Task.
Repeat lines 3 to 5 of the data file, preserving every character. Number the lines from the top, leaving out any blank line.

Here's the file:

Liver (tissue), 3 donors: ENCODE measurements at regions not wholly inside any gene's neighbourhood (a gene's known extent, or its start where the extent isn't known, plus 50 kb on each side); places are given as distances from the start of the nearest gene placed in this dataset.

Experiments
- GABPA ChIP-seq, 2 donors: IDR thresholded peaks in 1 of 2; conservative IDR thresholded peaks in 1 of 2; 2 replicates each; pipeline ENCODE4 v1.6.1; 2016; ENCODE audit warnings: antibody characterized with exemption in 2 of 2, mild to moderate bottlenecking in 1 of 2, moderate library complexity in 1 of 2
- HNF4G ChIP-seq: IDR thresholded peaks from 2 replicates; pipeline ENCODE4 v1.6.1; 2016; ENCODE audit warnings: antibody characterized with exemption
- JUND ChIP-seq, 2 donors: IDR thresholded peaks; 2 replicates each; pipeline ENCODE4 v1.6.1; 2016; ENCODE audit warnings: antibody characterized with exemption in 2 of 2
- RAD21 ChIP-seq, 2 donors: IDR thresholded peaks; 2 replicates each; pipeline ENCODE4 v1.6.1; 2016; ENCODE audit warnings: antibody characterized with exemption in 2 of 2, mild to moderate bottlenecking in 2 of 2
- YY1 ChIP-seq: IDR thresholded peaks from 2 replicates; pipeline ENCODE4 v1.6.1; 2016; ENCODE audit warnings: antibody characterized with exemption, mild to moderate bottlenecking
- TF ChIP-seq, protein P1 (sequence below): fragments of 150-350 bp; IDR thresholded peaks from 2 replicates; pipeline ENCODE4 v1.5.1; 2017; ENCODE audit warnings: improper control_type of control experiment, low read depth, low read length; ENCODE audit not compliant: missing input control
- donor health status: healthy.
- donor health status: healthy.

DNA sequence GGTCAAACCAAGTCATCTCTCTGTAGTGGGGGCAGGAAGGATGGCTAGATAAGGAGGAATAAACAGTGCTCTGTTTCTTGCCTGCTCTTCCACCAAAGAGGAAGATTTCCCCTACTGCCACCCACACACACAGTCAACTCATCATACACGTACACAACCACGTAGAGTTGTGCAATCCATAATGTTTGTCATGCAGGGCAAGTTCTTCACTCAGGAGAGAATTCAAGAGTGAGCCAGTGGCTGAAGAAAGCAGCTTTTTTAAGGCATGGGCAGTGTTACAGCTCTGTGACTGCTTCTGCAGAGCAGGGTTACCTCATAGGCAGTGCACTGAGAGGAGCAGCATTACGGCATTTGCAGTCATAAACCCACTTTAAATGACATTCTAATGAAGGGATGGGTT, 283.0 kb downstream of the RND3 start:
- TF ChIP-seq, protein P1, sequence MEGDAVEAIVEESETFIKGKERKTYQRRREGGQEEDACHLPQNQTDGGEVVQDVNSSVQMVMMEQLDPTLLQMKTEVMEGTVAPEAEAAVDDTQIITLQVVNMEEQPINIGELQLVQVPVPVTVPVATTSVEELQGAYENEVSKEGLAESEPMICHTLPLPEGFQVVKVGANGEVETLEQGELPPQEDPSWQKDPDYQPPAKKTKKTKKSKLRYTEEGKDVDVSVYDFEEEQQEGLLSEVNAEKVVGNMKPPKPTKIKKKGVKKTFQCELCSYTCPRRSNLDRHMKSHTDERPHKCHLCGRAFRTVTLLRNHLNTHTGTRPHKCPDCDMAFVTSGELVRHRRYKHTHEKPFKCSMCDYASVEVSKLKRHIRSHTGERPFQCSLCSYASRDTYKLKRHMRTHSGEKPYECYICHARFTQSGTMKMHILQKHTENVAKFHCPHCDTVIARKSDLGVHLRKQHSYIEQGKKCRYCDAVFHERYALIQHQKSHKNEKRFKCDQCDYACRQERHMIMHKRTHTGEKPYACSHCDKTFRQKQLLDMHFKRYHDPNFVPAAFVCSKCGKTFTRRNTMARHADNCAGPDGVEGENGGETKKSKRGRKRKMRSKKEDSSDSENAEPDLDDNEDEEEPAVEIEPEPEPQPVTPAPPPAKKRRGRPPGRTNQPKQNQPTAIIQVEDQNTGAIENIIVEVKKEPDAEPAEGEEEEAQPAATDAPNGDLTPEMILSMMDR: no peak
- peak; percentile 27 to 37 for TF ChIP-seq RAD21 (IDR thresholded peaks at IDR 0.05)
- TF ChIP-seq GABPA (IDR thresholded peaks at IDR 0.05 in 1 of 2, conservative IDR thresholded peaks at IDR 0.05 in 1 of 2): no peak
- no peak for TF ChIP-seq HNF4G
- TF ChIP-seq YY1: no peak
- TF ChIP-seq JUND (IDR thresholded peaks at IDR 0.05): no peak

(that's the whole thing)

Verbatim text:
- GABPA ChIP-seq, 2 donors: IDR thresholded peaks in 1 of 2; conservative IDR thresholded peaks in 1 of 2; 2 replicates each; pipeline ENCODE4 v1.6.1; 2016; ENCODE audit warnings: antibody characterized with exemption in 2 of 2, mild to moderate bottlenecking in 1 of 2, moderate library complexity in 1 of 2
- HNF4G ChIP-seq: IDR thresholded peaks from 2 replicates; pipeline ENCODE4 v1.6.1; 2016; ENCODE audit warnings: antibody characterized with exemption
- JUND ChIP-seq, 2 donors: IDR thresholded peaks; 2 replicates each; pipeline ENCODE4 v1.6.1; 2016; ENCODE audit warnings: antibody characterized with exemption in 2 of 2